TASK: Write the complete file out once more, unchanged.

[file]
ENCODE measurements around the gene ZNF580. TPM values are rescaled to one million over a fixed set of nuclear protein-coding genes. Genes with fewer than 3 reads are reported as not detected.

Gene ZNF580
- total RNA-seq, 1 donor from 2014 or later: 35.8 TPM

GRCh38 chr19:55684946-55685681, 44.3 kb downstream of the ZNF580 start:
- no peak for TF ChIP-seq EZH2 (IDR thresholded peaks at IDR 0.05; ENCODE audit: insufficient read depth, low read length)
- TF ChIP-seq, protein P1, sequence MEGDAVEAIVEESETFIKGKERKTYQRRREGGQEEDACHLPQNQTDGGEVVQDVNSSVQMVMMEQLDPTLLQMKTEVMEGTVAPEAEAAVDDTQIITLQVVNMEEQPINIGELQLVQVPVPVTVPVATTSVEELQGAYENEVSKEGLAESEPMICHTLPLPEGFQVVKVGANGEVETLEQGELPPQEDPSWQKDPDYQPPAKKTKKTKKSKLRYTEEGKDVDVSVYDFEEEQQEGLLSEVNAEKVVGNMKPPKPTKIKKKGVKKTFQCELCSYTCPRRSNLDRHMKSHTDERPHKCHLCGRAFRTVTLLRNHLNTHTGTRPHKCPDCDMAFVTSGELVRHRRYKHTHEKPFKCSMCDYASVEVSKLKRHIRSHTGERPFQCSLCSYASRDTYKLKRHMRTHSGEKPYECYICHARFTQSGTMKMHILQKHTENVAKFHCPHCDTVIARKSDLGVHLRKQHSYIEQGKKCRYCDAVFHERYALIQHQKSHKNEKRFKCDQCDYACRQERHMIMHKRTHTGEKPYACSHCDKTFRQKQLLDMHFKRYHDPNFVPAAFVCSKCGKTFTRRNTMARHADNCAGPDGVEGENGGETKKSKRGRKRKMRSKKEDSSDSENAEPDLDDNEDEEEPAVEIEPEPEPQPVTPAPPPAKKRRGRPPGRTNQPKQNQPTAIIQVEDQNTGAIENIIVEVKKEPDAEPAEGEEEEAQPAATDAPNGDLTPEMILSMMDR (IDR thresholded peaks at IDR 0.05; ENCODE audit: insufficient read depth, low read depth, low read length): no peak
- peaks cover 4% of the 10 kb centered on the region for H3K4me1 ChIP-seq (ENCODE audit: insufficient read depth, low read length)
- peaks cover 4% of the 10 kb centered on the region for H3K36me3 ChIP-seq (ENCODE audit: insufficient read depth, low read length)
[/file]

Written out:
ENCODE measurements around the gene ZNF580. TPM values are rescaled to one million over a fixed set of nuclear protein-coding genes. Genes with fewer than 3 reads are reported as not detected.

Gene ZNF580
- total RNA-seq, 1 donor from 2014 or later: 35.8 TPM

GRCh38 chr19:55684946-55685681, 44.3 kb downstream of the ZNF580 start:
- no peak for TF ChIP-seq EZH2 (IDR thresholded peaks at IDR 0.05; ENCODE audit: insufficient read depth, low read length)
- TF ChIP-seq, protein P1, sequence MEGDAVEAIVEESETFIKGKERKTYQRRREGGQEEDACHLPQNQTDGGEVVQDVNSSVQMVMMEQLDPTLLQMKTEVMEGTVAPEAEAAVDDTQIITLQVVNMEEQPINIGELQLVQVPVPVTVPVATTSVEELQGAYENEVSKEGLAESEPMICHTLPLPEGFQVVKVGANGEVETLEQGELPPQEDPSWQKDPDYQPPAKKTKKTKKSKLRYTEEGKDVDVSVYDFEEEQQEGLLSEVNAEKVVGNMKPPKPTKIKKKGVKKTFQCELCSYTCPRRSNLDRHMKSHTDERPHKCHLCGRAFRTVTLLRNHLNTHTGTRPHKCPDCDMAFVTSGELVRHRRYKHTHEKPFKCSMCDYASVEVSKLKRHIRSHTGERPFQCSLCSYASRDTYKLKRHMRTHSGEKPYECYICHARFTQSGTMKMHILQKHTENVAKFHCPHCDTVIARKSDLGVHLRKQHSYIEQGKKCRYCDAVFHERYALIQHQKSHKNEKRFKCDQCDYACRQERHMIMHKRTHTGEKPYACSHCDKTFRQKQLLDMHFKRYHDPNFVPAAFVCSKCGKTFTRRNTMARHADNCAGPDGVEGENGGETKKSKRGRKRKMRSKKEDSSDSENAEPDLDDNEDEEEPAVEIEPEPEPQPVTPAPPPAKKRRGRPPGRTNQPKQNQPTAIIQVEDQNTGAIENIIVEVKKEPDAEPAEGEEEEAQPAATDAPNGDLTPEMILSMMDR (IDR thresholded peaks at IDR 0.05; ENCODE audit: insufficient read depth, low read depth, low read length): no peak
- peaks cover 4% of the 10 kb centered on the region for H3K4me1 ChIP-seq (ENCODE audit: insufficient read depth, low read length)
- peaks cover 4% of the 10 kb centered on the region for H3K36me3 ChIP-seq (ENCODE audit: insufficient read depth, low read length)